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CASE REPORT
Year : 2020  |  Volume : 12  |  Issue : 2  |  Page : 54-56

An unusual case of periocular necrotizing fasciitis: A rare but fatal complication


Department of Ophthalmology, Dr Rajendra Prasad Government Medical College, Kangra, Himachal Pradesh, India

Date of Submission10-Jul-2020
Date of Decision21-Jul-2020
Date of Acceptance03-Aug-2020
Date of Web Publication09-Mar-2021

Correspondence Address:
Dr. Aakanksha Sharma
H. No. 4, Block A, Old Type 4, Dr Rajendra Prasad Government Medical College, Kangra at Tanda, Himachal Pradesh
India
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DOI: 10.4103/sjopthal.sjopthal_14_20

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  Abstract 

Necrotizing fasciitis is the infection of the superficial fascia. Periocular necrotizing fasciitis is rare because of rich vascular supply of face as compared to the other parts of the body. In most of the cases, Group A beta-hemolytic streptococci are reported. Even a trivial injury to the eyelid can lead to necrotizing fasciitis. In this case report, a patient presented with fulminant periocular necrotizing fasciitis which was managed with intravenous antibiotics and surgical debridement. Reconstructive plastic surgery was required for the remaining tissue defect and cicatricial ectropion of the lower eyelid.

Keywords: Cicatricial ectropion, full-thickness graft, fulminant periocular fasciitis, Streptococci, trivial injury


How to cite this article:
Sharma A, Tuli E, Sharma G, Mohammed N. An unusual case of periocular necrotizing fasciitis: A rare but fatal complication. Sudanese J Ophthalmol 2020;12:54-6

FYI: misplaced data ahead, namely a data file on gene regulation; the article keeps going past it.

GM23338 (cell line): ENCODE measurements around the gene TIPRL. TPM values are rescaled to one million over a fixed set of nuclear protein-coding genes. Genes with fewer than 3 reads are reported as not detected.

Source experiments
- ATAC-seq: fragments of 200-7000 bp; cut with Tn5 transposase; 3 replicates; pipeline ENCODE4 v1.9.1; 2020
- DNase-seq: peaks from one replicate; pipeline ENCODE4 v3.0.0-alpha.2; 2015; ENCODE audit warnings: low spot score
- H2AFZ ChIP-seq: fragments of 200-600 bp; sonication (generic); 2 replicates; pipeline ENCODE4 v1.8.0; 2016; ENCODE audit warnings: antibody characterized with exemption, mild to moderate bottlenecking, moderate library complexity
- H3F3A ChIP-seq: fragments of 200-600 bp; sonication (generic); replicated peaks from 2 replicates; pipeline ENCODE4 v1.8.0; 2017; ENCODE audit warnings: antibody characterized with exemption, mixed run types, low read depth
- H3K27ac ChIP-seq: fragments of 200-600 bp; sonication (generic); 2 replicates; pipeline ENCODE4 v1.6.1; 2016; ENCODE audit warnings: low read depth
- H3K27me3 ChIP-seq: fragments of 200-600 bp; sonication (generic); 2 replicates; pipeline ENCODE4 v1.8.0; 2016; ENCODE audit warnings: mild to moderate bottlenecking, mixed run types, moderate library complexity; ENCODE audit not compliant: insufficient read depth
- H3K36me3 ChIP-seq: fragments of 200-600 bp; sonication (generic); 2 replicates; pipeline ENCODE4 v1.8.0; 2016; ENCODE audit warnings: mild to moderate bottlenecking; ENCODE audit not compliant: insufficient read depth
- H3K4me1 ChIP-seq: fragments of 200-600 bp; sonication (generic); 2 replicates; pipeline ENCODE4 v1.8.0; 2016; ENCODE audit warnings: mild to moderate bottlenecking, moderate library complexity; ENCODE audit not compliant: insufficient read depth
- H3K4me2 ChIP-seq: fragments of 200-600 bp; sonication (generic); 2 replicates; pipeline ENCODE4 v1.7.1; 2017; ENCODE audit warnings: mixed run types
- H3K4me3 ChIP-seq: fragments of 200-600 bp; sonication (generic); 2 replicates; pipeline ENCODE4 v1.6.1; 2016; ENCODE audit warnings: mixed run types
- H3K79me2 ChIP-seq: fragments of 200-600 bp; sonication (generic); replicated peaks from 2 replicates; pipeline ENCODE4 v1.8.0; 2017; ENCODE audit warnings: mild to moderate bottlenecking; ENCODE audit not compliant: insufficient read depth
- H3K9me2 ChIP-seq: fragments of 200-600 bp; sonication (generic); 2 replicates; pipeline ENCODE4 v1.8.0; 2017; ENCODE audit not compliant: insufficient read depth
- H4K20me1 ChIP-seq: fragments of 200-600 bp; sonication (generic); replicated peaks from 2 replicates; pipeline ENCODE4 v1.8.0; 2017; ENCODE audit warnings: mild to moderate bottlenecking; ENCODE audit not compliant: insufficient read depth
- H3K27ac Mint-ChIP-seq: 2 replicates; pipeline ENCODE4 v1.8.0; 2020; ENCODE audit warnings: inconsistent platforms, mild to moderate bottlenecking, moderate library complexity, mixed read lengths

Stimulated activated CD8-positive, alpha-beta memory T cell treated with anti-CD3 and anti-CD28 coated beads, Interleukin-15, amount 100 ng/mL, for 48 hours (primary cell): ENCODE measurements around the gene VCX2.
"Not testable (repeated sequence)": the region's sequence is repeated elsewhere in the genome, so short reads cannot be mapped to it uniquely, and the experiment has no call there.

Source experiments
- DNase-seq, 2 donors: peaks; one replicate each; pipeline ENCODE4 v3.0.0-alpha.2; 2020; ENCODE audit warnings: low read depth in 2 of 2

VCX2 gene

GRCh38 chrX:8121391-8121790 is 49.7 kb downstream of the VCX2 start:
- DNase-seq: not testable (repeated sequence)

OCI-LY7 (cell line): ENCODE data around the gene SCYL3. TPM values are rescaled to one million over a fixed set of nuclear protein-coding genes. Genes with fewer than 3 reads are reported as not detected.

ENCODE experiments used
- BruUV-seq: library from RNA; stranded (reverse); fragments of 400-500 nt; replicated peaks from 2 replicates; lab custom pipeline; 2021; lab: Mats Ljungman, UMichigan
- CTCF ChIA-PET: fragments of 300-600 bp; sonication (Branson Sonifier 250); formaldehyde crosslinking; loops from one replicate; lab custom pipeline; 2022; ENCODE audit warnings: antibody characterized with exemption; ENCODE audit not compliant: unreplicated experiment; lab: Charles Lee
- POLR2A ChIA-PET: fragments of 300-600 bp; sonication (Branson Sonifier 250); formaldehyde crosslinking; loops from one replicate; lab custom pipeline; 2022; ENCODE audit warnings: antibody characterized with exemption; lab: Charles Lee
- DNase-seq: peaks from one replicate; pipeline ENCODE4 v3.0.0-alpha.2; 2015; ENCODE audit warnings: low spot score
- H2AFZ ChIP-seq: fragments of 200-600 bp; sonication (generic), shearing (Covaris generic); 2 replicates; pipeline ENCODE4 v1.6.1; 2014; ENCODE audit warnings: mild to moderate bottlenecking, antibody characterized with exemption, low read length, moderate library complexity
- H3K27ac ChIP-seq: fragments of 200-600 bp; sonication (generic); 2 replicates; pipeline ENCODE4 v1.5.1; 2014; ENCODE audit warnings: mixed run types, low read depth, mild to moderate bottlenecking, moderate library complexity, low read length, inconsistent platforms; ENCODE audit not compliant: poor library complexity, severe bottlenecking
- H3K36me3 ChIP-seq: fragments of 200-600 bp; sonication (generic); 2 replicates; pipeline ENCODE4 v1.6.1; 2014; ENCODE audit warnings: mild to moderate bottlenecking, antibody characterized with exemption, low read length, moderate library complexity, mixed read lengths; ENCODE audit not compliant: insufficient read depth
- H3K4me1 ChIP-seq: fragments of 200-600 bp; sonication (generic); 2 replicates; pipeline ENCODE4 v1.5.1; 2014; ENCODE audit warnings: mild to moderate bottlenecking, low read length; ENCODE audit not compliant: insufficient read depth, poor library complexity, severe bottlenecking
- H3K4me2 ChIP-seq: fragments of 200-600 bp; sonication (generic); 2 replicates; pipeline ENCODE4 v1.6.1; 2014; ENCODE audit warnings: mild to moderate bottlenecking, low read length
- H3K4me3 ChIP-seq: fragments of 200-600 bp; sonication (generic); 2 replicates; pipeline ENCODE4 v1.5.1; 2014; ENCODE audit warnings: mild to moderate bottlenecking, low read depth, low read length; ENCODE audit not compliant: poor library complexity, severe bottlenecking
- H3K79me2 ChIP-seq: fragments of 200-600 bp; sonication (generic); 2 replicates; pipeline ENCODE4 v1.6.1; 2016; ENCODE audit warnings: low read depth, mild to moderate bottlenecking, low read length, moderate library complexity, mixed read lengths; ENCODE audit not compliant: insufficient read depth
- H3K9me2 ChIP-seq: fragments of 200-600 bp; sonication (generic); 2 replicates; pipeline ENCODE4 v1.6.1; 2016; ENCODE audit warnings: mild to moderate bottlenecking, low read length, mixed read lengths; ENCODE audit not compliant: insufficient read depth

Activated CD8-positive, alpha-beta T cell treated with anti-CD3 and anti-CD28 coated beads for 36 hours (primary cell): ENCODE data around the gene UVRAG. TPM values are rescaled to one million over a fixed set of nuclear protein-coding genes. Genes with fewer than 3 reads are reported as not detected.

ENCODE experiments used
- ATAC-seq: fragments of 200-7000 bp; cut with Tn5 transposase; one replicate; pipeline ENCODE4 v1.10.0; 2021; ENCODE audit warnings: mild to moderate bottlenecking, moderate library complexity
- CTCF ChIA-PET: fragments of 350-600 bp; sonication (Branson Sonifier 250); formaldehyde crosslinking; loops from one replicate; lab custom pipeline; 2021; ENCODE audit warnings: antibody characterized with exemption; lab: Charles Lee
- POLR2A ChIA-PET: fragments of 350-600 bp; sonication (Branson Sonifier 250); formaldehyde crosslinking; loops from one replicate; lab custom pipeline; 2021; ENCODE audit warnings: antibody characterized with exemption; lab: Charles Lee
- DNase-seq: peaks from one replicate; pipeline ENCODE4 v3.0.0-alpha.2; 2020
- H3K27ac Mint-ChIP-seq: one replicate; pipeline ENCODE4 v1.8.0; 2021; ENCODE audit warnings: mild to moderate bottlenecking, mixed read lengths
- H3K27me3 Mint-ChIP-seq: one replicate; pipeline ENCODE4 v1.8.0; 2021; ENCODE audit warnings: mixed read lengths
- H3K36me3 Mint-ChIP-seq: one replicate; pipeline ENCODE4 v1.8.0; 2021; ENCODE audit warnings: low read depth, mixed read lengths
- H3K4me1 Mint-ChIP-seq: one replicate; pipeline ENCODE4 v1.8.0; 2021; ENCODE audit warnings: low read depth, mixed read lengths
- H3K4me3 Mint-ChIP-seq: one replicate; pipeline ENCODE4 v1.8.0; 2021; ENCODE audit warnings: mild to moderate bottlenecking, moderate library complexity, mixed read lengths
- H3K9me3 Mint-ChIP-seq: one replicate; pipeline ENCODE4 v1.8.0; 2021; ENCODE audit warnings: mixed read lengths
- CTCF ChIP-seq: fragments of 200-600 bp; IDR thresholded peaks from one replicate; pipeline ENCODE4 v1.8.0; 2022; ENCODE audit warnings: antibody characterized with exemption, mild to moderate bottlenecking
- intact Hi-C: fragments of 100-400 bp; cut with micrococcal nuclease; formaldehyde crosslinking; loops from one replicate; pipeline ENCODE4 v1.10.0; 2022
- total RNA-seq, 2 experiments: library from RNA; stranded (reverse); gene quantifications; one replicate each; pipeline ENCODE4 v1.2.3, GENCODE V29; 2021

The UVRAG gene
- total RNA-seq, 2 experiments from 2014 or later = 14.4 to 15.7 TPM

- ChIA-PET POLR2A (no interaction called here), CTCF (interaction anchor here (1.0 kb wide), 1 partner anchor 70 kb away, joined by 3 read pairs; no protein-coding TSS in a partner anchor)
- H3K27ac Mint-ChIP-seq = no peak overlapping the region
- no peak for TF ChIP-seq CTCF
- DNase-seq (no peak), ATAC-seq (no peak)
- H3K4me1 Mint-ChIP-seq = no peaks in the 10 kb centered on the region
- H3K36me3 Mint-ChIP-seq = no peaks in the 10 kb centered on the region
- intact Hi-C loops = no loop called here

How to cite this URL:
Sharma A, Tuli E, Sharma G, Mohammed N. An unusual case of periocular necrotizing fasciitis: A rare but fatal complication. Sudanese J Ophthalmol [serial online] 2020 [cited 2021 Nov 27];12:54-6. Available from: https://www.sjopthal.net/text.asp?2020/12/2/54/311039


  Introduction Top


Necrotizing fasciitis is the infection of the superficial fascia which leads to secondary necrosis of the overlying skin. Necrotizing fasciitis is a rapidly progressive condition which can result in loss of the limb or life. The involvement of the face and periocular skin is very rare because of its rich vascularity.[1],[2]

Periocular necrotizing fasciitis is a rare condition which spreads rapidly along the subcutaneous soft-tissue planes. It leads to necrosis of the fascia and subcutaneous tissue, but the underlying muscles are spared.[3],[4] Initially, it may present like cellulitis that rapidly progresses to necrosis of the fascia, subcutaneous tissue, and skin and systemic toxicity and can even lead to death if treatment is not promptly started. It is more common in adults. Group A beta-hemolytic streptococcus are the commonly implicated organism, but other organisms are also known to cause it.[5] The goal of the treatment is to start broad-spectrum antibiotics and debride all necrotic tissues until viable tissue is visible.[6]


  Case Report Top